Hon. Members have referred to the hardship which this occasions to blind, people in particular cases, and I think 1882 that it was the hon. Lady the Member for Plymouth, Devonport (Dame Joan Vickers) who emphasised that it was in the early months when people were first afflicted that they were likely to incur the greatest additional expenditure and be in the greatest need of the allowance. We have received advice that there is a danger of repercussions. Already there are people who argue, and have been arguing for some considerable time, that there ought to be an equivalent arrangement for the other allowances, such as the child minder allowances, and that people who suffer from the disability in question, or the need in question, for only part of the year should be entitled to a proportionate part of the allowance. For reasons with which I need not weary the Committee, in these cases this would be quite unworkable and impracticable administratively.
I therefore beseech the Committee that if they agree, as my right hon. Friend suggests that they should, with this new Clause, that it should in doing so understand quite clearly that we are still treating this allowance as a quite unique one and that our decision today, if that be our decision, is not intended to serve as a precedent for any further extension of the principle or as a valid argument which can be used on a future occasion. Hoping and believing that the Committee will take this view, in spite of the administrative risks and difficulties involved, my right hon. Friend urges the Committee to accept this Clause.
§ 10.15 p.m.
§ Sir Keith Joseph (Leeds, North-East)
The whole Committee will want to welcome the acceptance by the Government of the new Clause moved by my hon. Friend the Member for Somerset, North (Mr. Dean) which has crowned the achievement of my hon. Friend the Member for Plymouth, Devonport (Dame Joan Vickers) and has brought a valuable concession to the registered blind. Although we welcome that, my right hon. and hon. Friends and I are shocked by some of the other answers that the Financial Secretary has given. I will try once more to state the arguments which have been so trenchantly put on this side of the Committee in the hope that even now the Government may be persuaded to change their mind on some of these Clauses.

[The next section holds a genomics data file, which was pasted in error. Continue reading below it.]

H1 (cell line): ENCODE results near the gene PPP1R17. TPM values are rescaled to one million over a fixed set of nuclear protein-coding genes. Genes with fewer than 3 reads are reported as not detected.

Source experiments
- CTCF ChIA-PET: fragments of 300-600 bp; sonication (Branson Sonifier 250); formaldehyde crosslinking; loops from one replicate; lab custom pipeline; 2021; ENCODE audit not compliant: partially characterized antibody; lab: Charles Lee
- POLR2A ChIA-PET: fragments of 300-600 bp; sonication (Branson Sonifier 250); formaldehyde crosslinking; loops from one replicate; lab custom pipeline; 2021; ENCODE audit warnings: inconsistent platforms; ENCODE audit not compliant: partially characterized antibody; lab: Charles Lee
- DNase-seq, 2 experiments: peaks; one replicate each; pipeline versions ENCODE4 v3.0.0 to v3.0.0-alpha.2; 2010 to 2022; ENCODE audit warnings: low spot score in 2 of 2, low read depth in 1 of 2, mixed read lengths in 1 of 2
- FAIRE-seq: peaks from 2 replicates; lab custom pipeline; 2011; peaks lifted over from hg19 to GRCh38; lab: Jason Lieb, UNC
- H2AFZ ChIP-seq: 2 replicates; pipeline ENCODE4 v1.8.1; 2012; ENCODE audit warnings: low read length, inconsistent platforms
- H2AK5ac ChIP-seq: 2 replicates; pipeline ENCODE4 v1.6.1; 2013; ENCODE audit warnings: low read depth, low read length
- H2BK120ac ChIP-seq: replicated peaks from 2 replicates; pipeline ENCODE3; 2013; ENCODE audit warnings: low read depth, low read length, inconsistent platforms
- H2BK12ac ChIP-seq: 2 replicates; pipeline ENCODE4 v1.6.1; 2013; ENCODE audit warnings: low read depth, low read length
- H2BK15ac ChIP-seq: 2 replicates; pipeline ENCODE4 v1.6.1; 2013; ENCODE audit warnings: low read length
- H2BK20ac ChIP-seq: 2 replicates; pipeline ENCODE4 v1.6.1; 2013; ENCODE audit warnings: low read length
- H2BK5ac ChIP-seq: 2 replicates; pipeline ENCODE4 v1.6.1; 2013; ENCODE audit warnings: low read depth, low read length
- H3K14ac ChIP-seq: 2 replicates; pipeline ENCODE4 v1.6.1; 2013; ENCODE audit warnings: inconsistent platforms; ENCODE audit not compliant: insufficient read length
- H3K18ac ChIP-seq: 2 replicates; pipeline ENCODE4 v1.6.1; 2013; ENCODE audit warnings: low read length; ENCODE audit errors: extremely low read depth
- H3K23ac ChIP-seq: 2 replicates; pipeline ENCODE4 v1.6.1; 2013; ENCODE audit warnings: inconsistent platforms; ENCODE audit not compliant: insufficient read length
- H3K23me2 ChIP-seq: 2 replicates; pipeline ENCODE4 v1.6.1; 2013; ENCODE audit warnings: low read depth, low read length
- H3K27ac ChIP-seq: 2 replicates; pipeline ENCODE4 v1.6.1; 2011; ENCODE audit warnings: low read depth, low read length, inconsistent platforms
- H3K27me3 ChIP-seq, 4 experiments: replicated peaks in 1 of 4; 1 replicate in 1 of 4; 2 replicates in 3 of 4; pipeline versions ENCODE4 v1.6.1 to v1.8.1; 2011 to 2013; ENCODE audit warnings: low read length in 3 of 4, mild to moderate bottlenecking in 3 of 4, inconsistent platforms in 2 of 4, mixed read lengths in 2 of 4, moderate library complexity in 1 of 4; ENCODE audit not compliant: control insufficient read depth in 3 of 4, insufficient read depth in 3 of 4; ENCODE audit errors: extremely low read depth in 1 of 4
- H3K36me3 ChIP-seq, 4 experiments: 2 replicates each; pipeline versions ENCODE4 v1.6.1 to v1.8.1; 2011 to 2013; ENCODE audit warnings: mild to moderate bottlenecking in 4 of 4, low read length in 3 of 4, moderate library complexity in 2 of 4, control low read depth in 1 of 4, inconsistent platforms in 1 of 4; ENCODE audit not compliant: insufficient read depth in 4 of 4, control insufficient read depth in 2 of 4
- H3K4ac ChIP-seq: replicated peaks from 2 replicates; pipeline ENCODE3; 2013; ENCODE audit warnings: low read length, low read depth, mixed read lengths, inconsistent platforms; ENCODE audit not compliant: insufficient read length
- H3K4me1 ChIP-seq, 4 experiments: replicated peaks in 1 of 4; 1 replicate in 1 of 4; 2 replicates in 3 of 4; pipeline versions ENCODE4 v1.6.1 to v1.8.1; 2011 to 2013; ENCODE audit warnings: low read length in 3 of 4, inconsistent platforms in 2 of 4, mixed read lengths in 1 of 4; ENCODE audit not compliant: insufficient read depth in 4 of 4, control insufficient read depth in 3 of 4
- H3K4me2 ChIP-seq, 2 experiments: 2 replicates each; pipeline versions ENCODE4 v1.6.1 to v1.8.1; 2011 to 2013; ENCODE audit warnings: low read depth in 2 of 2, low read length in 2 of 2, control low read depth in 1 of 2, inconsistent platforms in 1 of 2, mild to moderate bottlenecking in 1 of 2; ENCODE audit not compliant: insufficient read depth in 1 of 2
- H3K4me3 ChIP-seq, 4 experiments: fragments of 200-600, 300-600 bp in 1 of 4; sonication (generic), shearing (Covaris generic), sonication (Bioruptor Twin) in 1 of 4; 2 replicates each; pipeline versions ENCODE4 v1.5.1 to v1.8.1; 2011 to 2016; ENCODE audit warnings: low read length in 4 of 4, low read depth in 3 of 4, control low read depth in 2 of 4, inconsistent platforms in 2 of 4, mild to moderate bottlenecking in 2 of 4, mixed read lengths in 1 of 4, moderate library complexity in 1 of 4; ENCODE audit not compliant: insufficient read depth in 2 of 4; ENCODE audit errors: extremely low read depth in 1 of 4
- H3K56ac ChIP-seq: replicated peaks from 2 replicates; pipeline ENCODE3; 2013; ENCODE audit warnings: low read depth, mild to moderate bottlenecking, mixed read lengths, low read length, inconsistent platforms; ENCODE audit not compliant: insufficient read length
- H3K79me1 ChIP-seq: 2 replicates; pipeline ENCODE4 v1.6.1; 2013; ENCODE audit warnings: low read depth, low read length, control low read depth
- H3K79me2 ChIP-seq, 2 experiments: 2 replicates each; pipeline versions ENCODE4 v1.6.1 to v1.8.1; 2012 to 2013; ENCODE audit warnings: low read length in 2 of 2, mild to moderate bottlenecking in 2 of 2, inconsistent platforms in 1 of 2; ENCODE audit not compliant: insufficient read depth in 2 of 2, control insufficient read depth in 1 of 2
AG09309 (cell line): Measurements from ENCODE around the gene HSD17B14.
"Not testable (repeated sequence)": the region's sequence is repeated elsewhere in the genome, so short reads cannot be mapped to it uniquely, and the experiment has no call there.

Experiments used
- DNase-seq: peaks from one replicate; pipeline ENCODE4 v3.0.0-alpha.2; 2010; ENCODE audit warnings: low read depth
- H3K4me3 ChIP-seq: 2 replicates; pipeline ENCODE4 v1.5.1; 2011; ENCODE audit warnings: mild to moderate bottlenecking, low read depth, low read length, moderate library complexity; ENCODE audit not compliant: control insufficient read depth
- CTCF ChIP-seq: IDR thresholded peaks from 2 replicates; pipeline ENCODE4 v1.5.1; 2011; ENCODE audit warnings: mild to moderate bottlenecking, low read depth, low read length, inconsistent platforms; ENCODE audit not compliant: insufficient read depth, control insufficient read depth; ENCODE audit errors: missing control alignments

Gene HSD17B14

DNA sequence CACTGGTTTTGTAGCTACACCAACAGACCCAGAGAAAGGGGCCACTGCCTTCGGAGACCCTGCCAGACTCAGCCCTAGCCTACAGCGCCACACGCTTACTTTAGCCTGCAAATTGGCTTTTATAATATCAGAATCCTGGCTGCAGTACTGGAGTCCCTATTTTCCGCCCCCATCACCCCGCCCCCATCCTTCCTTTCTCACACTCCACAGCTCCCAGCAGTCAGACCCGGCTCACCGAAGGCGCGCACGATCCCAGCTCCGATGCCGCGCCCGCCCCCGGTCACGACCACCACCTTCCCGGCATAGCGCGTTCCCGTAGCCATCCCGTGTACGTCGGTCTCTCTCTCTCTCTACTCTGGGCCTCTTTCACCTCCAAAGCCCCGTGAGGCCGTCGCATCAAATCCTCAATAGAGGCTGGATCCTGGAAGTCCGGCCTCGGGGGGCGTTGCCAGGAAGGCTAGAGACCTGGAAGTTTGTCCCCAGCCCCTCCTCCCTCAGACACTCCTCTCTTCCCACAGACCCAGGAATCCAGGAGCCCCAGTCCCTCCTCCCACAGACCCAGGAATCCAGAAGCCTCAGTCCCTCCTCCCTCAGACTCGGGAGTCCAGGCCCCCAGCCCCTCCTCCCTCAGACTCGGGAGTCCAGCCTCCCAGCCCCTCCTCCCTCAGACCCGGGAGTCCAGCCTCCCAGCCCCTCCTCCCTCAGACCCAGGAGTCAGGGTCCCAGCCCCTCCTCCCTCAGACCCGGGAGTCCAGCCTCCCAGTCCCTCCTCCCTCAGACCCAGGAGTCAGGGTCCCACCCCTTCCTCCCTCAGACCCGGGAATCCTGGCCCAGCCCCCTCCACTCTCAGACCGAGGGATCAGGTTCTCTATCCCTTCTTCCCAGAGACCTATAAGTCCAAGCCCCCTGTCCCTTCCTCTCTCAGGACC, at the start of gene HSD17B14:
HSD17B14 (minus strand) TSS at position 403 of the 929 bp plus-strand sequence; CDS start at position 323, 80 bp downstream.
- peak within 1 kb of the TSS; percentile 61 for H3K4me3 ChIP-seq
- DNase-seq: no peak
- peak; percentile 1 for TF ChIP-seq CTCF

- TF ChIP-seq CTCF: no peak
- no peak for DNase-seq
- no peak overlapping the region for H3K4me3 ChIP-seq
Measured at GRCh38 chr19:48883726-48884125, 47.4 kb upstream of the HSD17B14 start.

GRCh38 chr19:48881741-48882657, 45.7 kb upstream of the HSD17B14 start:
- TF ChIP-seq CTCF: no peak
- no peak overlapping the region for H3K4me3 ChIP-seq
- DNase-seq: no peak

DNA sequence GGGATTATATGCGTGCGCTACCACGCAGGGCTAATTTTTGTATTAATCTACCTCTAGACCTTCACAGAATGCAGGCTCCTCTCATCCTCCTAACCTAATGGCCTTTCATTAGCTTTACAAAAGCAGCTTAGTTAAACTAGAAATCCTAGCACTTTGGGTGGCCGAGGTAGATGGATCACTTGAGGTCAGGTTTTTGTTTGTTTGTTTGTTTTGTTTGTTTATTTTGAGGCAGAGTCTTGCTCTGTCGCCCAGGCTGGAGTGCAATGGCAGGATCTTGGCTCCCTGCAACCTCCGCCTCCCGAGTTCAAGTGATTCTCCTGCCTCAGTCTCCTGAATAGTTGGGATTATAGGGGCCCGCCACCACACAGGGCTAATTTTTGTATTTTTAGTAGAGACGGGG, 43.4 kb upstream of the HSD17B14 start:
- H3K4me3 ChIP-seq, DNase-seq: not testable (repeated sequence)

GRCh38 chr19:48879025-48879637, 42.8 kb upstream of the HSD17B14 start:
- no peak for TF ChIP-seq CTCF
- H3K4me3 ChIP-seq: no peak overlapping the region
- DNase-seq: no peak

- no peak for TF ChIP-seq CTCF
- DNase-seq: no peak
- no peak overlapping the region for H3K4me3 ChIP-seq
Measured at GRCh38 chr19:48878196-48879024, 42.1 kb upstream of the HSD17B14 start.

1883 I must warn the Financial Secretary that there are some of these Clauses on which, if the Government do not change their mind, I shall have to ask my right hon. and hon. Friends to carry our disagreement into the Division Lobby at the appropriate time. I would ask the Government to recognise that there is no question here of irresponsible opposition. None of the new Clauses put down by my hon. Friends and spoken to today involve the taxpayer, the Revenue, in anything but the most modest cost. None of them is addressed to anything but the most urgent and important needs. We are not seeking to put on the Government, at a time of considerable financial difficulties, any cost that they would find unacceptable. Now that the Financial Secretary has accepted the Clause dealing with the registered blind the remaining new Clauses fall into two groups.
In the first group new Clause No. 20 and new Clause No. 54 deal with the disabled and I do not need to spell out the arguments in favour of this new Clause. My hon. Friends the Members for Tynemouth (Dame Irene Ward), for Hertford (Lord Balniel) and for Renfrewshire, East (Miss Harvie Anderson) have spoken forcibly and trenchantly in favour of the new Clause which is in precisely the same terms as those moved from these benches last year by the hon. Gentleman the Member for Glasgow, Craigton (Mr. Millan), at present a member of the Government.